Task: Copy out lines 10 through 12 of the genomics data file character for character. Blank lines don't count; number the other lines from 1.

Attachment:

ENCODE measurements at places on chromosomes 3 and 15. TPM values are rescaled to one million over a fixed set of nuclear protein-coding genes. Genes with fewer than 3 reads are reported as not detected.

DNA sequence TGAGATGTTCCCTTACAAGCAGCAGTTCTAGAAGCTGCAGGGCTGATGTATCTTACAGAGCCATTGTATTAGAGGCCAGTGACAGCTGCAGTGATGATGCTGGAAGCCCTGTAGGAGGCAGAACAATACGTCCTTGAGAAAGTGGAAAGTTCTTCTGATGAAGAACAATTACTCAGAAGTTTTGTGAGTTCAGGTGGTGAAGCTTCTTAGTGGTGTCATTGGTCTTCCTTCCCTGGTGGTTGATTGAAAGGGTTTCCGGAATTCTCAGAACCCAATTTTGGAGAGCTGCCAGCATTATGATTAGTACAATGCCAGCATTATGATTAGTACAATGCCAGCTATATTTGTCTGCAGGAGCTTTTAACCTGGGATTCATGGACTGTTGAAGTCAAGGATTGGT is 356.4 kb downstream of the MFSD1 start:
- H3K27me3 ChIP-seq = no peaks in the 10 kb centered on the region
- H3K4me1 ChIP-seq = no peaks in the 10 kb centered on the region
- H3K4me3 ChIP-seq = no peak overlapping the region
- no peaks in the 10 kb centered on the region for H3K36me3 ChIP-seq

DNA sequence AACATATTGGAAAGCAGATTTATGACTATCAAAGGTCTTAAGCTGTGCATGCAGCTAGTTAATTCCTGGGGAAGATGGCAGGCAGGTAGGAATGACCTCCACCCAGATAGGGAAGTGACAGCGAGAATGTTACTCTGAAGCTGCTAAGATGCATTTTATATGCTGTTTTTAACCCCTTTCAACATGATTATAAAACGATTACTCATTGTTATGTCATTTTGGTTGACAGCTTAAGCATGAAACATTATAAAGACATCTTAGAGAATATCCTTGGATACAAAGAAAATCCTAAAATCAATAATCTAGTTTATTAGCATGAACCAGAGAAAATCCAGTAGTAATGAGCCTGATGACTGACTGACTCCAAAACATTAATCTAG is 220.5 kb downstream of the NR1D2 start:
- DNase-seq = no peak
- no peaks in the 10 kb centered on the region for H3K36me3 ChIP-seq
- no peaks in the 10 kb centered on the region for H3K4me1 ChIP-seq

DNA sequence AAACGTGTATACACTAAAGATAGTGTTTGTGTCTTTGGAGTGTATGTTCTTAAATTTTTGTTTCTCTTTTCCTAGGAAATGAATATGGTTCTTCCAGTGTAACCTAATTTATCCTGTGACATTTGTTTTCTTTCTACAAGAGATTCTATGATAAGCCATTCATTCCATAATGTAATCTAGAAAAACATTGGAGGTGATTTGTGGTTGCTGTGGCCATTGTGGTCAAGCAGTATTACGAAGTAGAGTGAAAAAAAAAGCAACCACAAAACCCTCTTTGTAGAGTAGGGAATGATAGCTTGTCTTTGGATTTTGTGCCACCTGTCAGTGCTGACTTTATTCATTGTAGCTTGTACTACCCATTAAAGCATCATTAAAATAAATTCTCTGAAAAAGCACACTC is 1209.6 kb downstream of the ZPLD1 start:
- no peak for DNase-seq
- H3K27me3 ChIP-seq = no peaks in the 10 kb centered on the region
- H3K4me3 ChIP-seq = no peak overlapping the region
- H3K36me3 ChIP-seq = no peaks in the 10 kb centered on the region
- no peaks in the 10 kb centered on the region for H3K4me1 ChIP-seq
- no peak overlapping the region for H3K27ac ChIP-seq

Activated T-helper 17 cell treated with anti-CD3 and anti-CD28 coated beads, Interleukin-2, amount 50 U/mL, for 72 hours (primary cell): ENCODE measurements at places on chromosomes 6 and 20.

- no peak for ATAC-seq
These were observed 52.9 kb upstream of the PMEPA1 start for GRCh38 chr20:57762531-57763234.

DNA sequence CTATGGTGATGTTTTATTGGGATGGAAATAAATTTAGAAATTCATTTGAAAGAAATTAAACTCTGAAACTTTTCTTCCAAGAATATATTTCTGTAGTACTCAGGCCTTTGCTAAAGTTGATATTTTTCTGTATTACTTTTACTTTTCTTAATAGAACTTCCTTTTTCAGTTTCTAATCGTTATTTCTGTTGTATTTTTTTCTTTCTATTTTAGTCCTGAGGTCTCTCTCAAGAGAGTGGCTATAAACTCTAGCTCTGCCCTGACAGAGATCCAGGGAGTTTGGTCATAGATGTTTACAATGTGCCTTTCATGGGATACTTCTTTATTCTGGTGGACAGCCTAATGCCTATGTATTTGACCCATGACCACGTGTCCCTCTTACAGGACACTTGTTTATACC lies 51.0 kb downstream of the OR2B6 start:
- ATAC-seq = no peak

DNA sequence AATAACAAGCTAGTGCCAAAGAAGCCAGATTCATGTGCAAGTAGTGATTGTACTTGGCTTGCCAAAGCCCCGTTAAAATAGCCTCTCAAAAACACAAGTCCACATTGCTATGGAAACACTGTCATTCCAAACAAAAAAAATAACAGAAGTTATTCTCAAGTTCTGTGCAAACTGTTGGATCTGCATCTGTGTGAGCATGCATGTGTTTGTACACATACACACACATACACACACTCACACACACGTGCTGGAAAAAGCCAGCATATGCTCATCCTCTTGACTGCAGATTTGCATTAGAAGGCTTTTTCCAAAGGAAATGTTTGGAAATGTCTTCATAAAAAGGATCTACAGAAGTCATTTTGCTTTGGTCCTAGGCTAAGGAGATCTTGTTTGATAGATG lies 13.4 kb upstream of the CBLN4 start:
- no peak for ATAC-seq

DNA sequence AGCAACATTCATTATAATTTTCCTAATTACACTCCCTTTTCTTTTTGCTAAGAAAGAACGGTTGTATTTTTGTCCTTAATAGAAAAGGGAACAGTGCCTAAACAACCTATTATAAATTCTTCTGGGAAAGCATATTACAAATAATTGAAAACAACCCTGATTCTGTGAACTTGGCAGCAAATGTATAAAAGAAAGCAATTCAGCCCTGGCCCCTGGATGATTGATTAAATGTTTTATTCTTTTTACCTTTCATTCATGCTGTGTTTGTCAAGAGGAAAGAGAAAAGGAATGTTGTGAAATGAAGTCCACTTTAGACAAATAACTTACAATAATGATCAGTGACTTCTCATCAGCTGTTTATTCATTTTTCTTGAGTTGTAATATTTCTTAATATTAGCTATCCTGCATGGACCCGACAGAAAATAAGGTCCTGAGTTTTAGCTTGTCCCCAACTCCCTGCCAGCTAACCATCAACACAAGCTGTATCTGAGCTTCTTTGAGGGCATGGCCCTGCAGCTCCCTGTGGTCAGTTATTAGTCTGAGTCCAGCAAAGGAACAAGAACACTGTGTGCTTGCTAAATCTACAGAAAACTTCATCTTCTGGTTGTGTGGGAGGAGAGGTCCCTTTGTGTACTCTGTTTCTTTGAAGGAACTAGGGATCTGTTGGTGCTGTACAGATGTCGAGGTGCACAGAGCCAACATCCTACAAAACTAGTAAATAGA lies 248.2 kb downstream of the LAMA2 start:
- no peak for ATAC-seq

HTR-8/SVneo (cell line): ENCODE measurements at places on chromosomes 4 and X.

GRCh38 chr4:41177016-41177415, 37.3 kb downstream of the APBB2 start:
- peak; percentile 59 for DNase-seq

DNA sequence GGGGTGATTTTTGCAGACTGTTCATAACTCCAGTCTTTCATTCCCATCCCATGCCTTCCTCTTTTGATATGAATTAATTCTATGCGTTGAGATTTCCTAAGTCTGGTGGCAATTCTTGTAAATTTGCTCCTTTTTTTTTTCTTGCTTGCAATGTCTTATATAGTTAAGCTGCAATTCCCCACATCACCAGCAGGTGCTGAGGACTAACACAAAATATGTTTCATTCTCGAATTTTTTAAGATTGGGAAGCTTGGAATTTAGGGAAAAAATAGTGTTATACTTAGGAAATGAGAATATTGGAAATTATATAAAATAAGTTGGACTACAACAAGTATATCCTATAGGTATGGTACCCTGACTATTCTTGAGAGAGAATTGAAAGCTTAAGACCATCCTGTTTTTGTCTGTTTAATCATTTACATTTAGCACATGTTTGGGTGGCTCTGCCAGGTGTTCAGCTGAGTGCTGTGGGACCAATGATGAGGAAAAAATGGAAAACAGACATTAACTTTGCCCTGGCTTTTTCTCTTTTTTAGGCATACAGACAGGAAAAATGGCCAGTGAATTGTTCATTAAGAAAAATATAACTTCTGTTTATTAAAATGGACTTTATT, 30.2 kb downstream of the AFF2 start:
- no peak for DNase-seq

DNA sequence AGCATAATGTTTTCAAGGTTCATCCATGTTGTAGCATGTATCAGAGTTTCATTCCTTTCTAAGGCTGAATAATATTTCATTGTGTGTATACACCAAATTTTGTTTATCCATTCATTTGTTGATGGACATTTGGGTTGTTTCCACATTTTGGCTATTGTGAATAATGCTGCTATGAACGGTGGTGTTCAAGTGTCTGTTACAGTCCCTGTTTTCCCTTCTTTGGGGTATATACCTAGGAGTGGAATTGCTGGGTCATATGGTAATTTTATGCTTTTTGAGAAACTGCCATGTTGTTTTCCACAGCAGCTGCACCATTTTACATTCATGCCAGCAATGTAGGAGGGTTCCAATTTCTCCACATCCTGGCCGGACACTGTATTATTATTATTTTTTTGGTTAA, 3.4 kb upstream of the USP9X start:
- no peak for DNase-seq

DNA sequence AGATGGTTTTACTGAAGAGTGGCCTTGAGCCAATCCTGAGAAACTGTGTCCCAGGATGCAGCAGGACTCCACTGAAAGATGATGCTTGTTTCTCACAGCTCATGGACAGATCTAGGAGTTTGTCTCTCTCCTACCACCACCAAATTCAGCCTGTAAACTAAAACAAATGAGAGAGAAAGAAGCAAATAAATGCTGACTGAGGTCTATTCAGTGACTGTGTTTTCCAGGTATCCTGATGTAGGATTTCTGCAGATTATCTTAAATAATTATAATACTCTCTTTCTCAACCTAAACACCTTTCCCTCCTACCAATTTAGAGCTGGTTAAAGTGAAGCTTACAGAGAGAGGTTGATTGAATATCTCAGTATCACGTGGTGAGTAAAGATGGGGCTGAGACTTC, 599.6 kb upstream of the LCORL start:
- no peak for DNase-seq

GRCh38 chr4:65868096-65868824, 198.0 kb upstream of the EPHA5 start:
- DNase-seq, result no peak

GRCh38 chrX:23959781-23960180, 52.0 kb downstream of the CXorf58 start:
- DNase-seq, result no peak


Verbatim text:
- no peaks in the 10 kb centered on the region for H3K4me1 ChIP-seq

DNA sequence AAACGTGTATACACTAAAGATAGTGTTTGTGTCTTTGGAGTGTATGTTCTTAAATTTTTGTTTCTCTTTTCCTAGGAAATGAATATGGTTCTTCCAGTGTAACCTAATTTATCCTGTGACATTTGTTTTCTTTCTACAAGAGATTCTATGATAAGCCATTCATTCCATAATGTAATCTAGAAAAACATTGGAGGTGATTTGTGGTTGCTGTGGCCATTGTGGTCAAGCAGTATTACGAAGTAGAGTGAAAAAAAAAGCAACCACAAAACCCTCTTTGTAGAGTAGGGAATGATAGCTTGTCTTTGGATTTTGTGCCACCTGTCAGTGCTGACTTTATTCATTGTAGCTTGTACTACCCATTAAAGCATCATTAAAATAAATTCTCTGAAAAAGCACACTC is 1209.6 kb downstream of the ZPLD1 start:
- no peak for DNase-seq